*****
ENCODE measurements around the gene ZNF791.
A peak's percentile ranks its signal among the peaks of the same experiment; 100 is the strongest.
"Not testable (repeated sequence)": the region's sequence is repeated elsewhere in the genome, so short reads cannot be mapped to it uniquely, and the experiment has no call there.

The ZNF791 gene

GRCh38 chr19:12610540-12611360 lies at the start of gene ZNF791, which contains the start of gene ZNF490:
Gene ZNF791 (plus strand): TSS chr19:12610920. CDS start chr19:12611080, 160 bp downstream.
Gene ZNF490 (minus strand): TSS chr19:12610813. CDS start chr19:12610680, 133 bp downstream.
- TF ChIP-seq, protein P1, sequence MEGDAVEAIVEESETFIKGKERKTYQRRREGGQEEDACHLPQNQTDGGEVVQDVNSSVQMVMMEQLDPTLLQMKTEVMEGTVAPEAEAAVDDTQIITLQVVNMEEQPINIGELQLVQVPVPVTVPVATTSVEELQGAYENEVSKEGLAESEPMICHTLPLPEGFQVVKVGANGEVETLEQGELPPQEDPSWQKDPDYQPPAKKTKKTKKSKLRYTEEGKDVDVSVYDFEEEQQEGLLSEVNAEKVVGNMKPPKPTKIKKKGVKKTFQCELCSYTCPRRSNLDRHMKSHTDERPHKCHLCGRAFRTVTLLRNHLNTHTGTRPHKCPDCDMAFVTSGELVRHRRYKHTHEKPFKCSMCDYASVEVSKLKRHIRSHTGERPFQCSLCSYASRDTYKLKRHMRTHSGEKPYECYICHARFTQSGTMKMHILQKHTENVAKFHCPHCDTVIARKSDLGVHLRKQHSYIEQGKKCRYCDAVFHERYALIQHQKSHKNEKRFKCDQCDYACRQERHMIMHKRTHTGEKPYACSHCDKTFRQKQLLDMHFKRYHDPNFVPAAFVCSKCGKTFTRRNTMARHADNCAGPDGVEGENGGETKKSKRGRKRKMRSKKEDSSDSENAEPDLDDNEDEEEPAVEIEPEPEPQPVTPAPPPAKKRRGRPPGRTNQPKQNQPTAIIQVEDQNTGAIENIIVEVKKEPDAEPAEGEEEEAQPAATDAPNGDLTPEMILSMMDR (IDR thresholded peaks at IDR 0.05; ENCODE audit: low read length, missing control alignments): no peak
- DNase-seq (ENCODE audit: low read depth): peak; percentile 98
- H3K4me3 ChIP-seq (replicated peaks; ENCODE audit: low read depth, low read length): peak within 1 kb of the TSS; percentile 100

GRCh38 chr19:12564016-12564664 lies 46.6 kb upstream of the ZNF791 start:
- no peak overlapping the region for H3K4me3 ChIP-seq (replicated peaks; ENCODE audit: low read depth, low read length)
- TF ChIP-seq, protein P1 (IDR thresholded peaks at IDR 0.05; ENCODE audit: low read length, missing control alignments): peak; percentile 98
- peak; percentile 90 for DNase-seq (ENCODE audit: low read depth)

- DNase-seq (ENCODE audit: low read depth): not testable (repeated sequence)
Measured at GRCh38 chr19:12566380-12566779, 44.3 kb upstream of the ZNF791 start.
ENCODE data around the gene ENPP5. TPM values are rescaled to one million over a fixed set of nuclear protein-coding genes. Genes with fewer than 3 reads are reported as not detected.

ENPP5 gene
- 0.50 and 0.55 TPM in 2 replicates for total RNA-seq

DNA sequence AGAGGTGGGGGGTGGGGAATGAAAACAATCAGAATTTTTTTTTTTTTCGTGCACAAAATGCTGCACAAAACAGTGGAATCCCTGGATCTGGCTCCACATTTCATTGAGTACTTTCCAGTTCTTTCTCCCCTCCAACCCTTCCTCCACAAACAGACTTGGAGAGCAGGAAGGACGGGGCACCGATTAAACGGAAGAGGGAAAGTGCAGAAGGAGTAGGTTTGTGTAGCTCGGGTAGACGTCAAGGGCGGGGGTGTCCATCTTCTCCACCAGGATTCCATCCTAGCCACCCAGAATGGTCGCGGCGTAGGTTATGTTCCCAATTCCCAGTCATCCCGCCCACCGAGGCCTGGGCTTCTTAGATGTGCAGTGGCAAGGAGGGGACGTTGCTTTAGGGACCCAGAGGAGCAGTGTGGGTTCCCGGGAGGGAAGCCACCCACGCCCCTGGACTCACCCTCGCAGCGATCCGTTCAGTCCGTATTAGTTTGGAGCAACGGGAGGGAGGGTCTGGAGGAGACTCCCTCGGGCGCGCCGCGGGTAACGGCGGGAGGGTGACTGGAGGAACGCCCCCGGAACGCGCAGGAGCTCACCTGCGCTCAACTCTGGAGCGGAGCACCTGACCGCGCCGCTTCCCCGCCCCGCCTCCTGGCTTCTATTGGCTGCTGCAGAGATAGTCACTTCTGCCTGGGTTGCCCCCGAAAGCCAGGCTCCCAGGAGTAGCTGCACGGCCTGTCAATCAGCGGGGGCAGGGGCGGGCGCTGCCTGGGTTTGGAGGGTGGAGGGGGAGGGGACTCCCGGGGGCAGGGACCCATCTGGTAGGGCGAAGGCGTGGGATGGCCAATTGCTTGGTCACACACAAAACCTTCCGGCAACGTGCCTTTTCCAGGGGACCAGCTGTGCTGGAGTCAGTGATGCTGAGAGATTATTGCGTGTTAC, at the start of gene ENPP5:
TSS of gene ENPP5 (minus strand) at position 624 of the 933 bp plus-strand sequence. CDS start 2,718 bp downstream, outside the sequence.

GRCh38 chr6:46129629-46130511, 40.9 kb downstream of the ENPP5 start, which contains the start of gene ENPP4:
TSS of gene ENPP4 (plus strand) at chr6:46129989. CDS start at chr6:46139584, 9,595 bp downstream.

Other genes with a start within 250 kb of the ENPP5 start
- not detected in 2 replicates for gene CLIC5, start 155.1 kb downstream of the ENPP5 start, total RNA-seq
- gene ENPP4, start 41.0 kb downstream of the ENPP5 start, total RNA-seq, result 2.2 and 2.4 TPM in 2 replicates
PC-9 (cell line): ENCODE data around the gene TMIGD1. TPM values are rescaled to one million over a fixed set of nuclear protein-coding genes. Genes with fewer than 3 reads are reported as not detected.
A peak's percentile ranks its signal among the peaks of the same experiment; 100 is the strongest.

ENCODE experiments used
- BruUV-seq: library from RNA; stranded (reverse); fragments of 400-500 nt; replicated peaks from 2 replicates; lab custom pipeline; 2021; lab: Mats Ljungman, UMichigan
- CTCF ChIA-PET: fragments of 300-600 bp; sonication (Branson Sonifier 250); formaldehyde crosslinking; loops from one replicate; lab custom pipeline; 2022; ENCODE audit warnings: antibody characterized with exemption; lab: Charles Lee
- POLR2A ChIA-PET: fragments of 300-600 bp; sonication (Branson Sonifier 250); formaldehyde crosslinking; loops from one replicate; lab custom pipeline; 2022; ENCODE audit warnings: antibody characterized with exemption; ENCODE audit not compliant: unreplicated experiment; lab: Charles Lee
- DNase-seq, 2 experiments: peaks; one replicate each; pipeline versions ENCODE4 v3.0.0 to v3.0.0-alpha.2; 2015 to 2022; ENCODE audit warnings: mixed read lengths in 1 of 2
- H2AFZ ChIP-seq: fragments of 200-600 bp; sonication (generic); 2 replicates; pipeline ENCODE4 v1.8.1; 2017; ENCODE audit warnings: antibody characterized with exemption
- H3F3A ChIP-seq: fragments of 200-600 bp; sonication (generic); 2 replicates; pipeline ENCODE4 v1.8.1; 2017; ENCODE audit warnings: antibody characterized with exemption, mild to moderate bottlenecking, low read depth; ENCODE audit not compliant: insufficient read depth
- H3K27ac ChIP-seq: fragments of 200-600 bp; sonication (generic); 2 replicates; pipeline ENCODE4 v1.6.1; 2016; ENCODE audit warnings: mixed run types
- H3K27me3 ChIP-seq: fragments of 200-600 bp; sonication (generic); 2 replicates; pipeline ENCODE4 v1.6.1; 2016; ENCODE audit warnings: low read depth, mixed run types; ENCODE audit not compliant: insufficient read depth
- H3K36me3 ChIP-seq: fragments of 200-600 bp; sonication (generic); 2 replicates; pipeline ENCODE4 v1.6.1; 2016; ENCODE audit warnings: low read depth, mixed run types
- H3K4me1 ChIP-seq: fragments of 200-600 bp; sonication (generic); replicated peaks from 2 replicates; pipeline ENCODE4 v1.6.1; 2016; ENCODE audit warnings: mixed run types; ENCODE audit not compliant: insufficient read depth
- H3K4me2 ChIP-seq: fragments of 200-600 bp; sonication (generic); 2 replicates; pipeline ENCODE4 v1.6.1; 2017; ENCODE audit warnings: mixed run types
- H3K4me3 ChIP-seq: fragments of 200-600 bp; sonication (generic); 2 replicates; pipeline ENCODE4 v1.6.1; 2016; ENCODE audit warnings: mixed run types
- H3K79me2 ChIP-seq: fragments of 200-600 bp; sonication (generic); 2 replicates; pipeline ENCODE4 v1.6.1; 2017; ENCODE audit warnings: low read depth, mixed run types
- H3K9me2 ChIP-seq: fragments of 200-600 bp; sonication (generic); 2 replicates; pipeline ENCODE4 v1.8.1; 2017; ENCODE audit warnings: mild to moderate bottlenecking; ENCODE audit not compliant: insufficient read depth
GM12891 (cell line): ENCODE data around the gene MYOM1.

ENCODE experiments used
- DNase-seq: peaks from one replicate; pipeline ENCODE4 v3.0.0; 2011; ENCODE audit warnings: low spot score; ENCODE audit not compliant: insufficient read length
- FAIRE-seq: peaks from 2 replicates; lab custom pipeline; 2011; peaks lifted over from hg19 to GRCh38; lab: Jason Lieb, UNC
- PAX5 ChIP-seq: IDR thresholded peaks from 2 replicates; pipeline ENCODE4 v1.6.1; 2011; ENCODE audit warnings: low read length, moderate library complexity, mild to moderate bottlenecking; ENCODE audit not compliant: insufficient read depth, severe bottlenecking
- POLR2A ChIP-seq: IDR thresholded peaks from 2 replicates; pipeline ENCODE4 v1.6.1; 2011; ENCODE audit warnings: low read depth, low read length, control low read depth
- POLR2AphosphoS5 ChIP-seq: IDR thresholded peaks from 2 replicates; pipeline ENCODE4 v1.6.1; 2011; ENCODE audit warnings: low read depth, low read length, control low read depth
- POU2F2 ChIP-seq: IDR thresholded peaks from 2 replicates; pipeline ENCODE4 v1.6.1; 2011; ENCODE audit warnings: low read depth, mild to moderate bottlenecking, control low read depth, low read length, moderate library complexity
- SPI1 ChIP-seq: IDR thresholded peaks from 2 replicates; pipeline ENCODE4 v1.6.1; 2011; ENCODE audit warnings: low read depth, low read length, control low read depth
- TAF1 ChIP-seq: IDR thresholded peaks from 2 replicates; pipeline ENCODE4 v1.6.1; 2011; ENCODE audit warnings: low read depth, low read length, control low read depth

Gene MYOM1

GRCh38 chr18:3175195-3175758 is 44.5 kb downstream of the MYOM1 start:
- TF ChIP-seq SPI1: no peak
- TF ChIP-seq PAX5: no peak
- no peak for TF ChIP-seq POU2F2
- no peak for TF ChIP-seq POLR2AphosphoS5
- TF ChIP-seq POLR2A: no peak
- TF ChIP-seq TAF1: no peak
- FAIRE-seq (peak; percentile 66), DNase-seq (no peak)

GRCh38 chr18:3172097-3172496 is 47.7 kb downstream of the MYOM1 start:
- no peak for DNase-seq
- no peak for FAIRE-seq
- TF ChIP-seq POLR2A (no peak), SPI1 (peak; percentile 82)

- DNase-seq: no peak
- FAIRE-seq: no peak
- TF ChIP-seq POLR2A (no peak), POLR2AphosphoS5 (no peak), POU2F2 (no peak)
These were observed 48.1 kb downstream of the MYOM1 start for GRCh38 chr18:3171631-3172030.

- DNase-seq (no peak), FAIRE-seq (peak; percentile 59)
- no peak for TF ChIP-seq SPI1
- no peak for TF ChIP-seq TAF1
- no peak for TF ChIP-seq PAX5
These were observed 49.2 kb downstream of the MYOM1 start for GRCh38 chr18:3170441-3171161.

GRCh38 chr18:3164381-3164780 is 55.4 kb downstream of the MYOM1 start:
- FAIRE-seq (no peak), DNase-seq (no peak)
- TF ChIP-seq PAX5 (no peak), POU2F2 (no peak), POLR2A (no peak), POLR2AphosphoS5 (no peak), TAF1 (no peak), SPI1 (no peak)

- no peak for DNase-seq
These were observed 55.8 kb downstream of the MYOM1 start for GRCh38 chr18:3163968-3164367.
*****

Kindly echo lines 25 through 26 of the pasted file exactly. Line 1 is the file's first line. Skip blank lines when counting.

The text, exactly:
- not detected in 2 replicates for gene CLIC5, start 155.1 kb downstream of the ENPP5 start, total RNA-seq
- gene ENPP4, start 41.0 kb downstream of the ENPP5 start, total RNA-seq, result 2.2 and 2.4 TPM in 2 replicates